She realized she must have been staring straight up into the light, because he had morphed back into a silhouette. Carmela shifted and grasped the tip of her dress tighter to her chest.
"Good night now," he said, breaking the silence.
With that he placed a cigarette onto his lips, turned on his heels, and climbed back up to the fiesta. She watched his smoke spiraling up into the night air.
After securing every button on her dress and clutching a carefully folded pile of costume, Carmela began her ascent toward the piazza. She placed the dancer's costume on a bench by a neighbor's sweet stall, relieved to find everyone's attention directed toward a new event taking place in the center of the piazza. She joined the throng, bristling with anticipation ahead of a live performance. The audience surrounded a smaller, impenetrable circle of an all-male choir. No danger of being asked to substitute this time.
Carmela noted the starkness of their expressions, that characteristic Sardinian stare that would not let on whether it loathed or loved what it saw. For a fleeting moment she perceived that hard, diffident shell for which her islanders were infamous, but also the molten center that it protected. Maybe this is what it felt like to stand close to a range of volcanoes.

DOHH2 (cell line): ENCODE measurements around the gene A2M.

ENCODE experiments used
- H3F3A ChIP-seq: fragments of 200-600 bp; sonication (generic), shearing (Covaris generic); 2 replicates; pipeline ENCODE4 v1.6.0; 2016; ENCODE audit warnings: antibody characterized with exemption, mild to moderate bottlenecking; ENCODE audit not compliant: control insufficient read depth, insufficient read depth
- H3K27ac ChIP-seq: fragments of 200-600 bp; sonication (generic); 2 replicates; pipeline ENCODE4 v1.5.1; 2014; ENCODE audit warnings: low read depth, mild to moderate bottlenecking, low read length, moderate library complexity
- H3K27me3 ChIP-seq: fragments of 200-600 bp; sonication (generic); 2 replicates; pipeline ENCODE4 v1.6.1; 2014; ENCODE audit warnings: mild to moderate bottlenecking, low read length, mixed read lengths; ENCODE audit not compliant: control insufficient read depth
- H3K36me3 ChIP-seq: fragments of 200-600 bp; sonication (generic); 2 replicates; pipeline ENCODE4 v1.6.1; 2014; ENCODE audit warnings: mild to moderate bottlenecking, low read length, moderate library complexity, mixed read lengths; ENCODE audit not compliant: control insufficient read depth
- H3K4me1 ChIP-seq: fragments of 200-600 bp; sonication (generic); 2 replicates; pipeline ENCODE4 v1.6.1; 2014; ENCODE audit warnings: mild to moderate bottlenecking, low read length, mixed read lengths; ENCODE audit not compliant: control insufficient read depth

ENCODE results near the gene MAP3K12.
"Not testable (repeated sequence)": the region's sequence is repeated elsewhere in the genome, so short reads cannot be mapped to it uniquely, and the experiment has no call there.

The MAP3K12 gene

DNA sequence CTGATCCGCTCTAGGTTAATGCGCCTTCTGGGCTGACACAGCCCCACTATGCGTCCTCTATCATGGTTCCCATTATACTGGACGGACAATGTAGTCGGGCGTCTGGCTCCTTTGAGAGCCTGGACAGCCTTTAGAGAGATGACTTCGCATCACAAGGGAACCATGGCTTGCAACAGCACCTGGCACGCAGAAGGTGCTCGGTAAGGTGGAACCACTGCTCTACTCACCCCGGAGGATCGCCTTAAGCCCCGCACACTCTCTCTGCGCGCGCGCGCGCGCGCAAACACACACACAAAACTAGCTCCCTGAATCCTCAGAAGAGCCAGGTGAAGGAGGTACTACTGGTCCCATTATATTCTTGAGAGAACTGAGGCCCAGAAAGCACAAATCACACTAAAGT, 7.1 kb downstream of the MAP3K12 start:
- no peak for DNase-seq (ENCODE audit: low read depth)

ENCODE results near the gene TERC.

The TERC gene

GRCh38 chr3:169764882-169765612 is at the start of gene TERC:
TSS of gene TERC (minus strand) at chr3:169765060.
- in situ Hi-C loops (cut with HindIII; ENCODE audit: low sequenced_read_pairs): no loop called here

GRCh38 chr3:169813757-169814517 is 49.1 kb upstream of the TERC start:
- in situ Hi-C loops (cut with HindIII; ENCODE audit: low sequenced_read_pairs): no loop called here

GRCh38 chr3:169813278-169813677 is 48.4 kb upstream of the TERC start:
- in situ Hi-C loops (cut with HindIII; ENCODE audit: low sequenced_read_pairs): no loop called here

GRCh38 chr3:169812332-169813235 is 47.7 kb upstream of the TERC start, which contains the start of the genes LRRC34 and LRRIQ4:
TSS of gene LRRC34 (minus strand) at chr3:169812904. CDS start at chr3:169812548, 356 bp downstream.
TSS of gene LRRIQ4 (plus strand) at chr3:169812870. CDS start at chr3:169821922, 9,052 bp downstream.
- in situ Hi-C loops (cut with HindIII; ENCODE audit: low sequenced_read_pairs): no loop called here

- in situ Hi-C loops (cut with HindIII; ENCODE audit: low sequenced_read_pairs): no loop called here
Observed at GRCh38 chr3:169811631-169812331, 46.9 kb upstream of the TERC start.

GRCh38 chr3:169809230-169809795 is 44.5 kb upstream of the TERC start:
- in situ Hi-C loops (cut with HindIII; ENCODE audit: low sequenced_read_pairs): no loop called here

Her eyes drifted over the American soldiers, dotted among her neighbors. For a split second she thought she caught sight of the alley soldier. She squinted. He was fair-haired, with the same white skin flushed with a rosy pallor. But even from this distance, she could see that the way he moved as he spoke with his colleagues was jerky and juvenile. He was a blond pup, with none of the understated grace of the man in the viccolo. She brushed away the futility of the thought without taking her eyes off the young soldier. Instead, she considered how different the Simiuns were compared to the prim Milanese, the refined Turinese, or the girdled girls who these young American men might have left behind before their journey to her craggy, crystalline-coved isle.
Excerpted from Under a Sardinian Sky by Sara Alexander. Copyright © 2017 Sara Alexander. Excerpted by permission of KENSINGTON PUBLISHING CORP..